For centuries people feared that it would collapse, and numerous reinforcement works were carried out. There were even plans to demolish it in the 19th Century. Fortunately, the authorities were opposed by the locals.
Nowadays, there is no fear of its collapse as it is well stabilised. It is 75 meters high and has a slant of almost 2 meters. This lean makes the church a great tourist attraction.
To take the perfect picture, you need to move away from the tower a bit to capture the lean. You will see other visitors taking their photos from the best point next to the Oude Canal.
To get the most out of your visit, you can also visit the church and admire the tomb of the town’s most famous painter: Johannes Vermeer, who painted “The Girl with a Pearl Earring”. Also worth mentioning are the beautiful stained-glass windows.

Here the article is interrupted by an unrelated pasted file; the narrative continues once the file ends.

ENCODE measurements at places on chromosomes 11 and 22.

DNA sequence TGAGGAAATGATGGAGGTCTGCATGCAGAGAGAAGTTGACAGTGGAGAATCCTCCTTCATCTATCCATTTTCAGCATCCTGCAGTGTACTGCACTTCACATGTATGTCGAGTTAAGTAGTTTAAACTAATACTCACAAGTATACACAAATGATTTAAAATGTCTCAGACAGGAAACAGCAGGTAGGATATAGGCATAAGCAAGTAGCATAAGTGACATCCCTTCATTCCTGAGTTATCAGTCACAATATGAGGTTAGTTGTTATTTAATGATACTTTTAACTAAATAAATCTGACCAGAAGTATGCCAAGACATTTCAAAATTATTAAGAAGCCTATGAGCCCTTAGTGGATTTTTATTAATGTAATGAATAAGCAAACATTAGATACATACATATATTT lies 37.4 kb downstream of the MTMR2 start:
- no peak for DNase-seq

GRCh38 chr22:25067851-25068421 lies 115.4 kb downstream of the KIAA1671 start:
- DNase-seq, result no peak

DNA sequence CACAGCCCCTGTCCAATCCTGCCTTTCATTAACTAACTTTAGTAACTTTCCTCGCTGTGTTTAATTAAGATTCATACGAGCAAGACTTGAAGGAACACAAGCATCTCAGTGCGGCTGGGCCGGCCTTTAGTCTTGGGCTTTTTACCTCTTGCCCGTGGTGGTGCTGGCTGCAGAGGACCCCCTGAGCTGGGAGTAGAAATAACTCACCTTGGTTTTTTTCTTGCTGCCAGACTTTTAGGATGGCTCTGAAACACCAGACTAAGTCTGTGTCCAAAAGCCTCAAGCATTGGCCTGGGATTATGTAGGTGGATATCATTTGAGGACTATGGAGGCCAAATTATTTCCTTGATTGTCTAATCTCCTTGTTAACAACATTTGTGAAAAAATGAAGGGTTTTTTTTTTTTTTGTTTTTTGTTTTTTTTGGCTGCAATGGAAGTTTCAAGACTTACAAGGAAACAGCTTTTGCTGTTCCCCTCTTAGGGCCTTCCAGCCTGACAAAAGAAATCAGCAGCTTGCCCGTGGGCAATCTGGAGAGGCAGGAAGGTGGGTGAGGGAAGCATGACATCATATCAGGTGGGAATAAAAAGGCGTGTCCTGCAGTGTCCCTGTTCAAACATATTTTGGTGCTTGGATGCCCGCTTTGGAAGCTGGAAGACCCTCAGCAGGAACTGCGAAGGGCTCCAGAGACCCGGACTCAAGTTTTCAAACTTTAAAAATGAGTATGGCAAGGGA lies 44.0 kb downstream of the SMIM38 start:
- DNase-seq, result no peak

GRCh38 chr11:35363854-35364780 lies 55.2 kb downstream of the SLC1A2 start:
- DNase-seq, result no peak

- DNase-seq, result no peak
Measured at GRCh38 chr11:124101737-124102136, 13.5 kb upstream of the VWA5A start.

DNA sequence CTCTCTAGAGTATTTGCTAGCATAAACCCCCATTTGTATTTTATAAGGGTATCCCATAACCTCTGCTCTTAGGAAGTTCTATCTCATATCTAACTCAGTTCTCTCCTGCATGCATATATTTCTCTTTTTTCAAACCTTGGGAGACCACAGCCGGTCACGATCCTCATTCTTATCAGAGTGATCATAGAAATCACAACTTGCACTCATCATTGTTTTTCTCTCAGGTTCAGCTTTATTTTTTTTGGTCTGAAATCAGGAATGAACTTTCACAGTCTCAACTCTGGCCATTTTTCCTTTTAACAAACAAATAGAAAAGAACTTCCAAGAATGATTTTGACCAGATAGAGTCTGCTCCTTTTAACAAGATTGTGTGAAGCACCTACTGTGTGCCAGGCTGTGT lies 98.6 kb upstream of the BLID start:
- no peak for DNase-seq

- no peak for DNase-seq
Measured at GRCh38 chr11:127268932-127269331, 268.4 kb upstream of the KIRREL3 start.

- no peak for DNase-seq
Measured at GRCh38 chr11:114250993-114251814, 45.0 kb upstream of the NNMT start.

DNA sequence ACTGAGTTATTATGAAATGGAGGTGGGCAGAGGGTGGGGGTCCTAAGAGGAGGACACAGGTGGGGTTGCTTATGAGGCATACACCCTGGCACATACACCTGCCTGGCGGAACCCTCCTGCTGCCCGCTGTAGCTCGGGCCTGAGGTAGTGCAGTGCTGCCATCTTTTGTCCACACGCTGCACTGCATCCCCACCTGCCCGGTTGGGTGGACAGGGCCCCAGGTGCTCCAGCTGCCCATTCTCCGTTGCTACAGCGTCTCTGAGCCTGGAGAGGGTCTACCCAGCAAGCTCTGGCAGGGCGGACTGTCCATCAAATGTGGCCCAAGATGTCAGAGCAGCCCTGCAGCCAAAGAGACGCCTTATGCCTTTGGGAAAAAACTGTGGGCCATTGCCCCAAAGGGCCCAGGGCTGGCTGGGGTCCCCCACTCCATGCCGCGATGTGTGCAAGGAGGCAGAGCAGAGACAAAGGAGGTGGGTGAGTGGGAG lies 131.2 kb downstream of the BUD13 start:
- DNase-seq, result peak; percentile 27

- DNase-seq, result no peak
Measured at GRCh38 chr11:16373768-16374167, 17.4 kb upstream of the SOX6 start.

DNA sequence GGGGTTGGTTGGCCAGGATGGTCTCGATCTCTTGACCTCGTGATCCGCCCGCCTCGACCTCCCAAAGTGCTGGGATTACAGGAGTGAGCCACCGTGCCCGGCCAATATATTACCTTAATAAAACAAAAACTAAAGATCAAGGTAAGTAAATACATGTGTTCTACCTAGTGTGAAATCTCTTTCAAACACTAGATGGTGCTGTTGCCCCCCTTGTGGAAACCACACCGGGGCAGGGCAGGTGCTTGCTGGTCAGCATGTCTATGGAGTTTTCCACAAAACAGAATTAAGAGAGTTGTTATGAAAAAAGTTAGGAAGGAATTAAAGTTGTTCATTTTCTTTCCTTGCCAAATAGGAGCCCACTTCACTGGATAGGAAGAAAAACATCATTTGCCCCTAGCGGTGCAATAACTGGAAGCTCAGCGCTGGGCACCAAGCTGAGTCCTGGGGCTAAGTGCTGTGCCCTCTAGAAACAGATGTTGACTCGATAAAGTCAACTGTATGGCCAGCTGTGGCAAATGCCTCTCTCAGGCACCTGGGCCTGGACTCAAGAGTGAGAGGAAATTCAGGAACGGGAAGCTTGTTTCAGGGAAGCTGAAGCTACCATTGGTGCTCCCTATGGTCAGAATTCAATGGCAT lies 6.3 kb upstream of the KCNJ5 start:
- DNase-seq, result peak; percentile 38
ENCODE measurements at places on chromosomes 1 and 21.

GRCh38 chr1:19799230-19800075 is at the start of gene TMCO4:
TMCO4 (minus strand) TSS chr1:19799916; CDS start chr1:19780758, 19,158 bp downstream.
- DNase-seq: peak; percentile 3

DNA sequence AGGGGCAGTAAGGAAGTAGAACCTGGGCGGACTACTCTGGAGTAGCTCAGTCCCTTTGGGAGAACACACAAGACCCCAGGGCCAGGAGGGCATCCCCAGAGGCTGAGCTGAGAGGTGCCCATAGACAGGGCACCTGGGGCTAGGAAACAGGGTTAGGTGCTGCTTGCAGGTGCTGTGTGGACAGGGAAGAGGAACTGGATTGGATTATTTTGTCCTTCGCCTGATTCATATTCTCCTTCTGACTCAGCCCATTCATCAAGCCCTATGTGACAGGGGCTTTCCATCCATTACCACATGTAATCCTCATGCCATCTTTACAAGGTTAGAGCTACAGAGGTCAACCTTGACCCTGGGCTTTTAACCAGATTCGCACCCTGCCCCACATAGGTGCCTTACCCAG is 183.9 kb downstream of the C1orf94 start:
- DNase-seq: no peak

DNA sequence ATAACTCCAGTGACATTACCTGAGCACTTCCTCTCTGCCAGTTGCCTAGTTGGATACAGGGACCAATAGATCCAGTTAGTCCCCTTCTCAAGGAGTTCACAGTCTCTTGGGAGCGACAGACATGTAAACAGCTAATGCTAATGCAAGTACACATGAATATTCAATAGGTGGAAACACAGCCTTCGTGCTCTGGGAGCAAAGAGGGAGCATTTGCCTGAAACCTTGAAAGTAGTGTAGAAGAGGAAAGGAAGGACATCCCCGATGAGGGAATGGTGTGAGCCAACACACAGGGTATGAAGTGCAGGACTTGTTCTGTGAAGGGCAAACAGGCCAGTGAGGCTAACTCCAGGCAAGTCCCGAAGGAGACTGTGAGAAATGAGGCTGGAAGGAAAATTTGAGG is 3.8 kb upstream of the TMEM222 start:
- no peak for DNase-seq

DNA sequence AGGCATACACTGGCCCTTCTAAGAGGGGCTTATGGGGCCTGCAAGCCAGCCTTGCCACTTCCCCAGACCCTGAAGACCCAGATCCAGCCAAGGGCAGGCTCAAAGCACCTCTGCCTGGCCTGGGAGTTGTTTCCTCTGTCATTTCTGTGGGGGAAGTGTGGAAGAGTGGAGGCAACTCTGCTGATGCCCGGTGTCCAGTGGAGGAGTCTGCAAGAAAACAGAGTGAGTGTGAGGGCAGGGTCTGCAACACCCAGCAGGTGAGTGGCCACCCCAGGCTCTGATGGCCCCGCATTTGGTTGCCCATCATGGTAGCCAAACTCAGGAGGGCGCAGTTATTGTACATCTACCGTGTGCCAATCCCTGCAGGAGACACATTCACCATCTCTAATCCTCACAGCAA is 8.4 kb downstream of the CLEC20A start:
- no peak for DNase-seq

A combined ticket (€ 5.5) is required to enter the church, which can also be used to visit the New Church.
DELFT’S LITTLE COW
Delft has some little-known treasures, such as the one we will introduce you to. It is a small symbol that reminds us of this city’s livestock rearing traditions.
To find this cute statue, we have to go to the former cattle square or Beestenmarkt. You will be able to find it very close to the beautiful market square.
For quite some time, the square was a livestock breeder’s meeting point. They came to the city centre to trade their animals, a common practice in ancient cities.
Today’s square takes its name from this cattle-related past. It is a neat little tree-lined square, decorated with a little cow’s statue, not just another cow, but a multicoloured one.
The sculpture sits on a pedestal that resembles a tree trunk and is painted with typical black and white cow print. In turn, each leg of the animal stands on a bucket or milk jug. Lastly, the cow is painted with a striking shade of blue, with yellowish and orange spots - a real attention seeker!